Nvidia (NVDA.Q) got themselves into a fair amount of trouble earlier this month by under-reporting its sales of hardware used to mine cryptocurrency.
The trouble started in 2017. Cryptocurrency was on the rise. People were buying Nvidia GeForce chips to mine crypto instead of gaming. Now Nvidia wanted in because there’s money to be made in GPU chips, even going so far as to launch its own dedicated mining card, the Crypto SKU. But then the downturn happened and it looked like it’s all over for cryptocurrency as a moneymaker.
Time to bail.
Nvidia’s share price cratered during the crypto-winter of 2018 after the bubble burst, taking cryptocurrency prices and with miner’s expected outcomes with it, and plenty of operations died in the deep freeze. Later on, with Bitcoin having gone full ASIC and the closest coin mined at a fraction of Bitcoin’s worth, the company made the assumption that crypto was dead. It was a decently easy assumption to make in 2018, even if it was dead wrong.
Even if Nvidia and plenty of others may have prematurely declared the death of crypto in 2018, those in the know didn’t and GeForce chipsets and those of other manufacturers still disappeared from shelves. The trouble begins when they go on record claiming that the projected revenue brought in from crypto-mining would be flat. The question for a judge to determine is whether or not they were lying to their investors, or wrong.
“Our revenue outlook had anticipated cryptocurrency-specific products declining to approximately $100 million, while actual crypto-specific product revenue was $18 million. Whereas we had previously anticipated cryptocurrency to be meaningful for the year, we are now projecting no contributions going forward,” said Collette Kress, CFO of Nvidia.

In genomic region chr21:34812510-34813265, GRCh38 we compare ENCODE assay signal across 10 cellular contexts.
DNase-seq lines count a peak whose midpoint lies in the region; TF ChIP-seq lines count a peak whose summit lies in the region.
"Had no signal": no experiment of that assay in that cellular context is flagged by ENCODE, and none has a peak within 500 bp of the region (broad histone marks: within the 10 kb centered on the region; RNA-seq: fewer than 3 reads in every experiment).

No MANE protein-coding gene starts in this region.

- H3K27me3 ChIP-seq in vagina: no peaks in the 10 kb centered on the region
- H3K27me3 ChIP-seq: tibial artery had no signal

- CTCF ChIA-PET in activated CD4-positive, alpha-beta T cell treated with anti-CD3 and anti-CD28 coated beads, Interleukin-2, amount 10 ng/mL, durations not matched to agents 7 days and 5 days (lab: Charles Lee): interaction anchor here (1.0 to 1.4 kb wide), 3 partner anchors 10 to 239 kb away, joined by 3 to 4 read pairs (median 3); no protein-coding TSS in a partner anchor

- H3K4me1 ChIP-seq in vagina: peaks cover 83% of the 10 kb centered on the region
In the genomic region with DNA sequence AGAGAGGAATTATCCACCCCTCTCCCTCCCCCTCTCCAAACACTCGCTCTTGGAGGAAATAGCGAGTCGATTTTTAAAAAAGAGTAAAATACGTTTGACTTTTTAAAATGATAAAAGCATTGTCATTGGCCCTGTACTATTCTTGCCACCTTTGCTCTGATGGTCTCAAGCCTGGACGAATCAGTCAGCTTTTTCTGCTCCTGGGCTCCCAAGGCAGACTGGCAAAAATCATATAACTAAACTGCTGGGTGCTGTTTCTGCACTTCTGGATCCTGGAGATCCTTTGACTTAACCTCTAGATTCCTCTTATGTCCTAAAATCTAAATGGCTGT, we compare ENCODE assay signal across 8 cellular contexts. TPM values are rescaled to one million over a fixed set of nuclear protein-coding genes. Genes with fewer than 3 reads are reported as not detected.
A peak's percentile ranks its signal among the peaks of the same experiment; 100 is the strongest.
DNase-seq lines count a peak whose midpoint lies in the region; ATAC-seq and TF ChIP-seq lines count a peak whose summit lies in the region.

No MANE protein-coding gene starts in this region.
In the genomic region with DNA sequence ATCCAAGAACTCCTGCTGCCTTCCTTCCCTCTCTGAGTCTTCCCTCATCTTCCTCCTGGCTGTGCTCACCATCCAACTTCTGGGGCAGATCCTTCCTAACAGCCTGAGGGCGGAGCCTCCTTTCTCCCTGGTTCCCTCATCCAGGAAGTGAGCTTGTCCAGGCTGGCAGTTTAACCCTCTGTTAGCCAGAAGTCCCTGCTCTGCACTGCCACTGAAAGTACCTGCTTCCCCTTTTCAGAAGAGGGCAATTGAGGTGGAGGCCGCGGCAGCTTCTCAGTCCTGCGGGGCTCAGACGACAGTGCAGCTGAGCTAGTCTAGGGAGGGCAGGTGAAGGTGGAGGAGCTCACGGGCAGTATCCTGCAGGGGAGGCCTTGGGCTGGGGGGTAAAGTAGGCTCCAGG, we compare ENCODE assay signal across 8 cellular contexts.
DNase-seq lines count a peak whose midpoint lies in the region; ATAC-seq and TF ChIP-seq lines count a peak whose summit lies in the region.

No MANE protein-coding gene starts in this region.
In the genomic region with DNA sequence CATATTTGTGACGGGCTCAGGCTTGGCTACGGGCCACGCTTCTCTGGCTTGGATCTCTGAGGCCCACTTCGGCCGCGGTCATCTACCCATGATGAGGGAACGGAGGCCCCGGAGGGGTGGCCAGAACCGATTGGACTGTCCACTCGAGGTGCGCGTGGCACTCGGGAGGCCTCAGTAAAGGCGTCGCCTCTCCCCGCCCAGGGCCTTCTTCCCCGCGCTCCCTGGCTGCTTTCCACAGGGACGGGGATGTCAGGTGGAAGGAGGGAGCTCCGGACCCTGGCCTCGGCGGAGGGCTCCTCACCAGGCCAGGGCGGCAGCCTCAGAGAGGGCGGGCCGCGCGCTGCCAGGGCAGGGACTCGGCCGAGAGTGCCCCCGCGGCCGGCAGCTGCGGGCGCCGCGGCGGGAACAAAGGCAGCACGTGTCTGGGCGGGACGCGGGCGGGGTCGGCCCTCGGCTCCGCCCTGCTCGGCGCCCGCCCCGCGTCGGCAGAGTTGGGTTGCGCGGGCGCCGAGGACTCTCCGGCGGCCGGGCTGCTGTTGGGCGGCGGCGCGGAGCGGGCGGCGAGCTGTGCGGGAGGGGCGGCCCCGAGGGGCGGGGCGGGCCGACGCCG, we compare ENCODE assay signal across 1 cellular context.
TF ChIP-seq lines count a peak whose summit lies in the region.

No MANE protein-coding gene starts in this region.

Here is where the shareholders allege that Nvidia had not been entirely clear that its gaming segment included a substantial volume of miner revenue, even after it launched the Crypto SKU. The company finally owned up to that fact in August 2018 after their gaming revenue took a hit.
Now the company’s trouble has compounded by accusations from a group of shareholders of attempting to pass off the sales of up to $1 billion in graphics processing units used for cryptocurrency mining as gaming hardware.
The shareholder class action suit points the finger at CEO Jensen Huang, CFO Collette Kress and Jeff Fisher, the senior VP and head of gaming, claiming they knew the rise in GeForce GPU sales was because of the crypto mining boom and was unsustainable over the long term.
The joint plaintiffs contend that the defendants strategy included capitalizing on miners’ demand for GeForce GPUs while lying to investors that the spike in sales came from gamers rather than miners, and cooking the books to that effect, showing that the revenue was sheltered from the volatility of the cryptocurrency markets.
Nvidia’s legal counsel – Patrick E. Gibbs of law firm Cooley LLP – said the investors’ case was not valid as they had not provided any evidence that Nvidia had known about the facts as presented in the suit, and had also not shown any connection between the stock price losses and the allegations.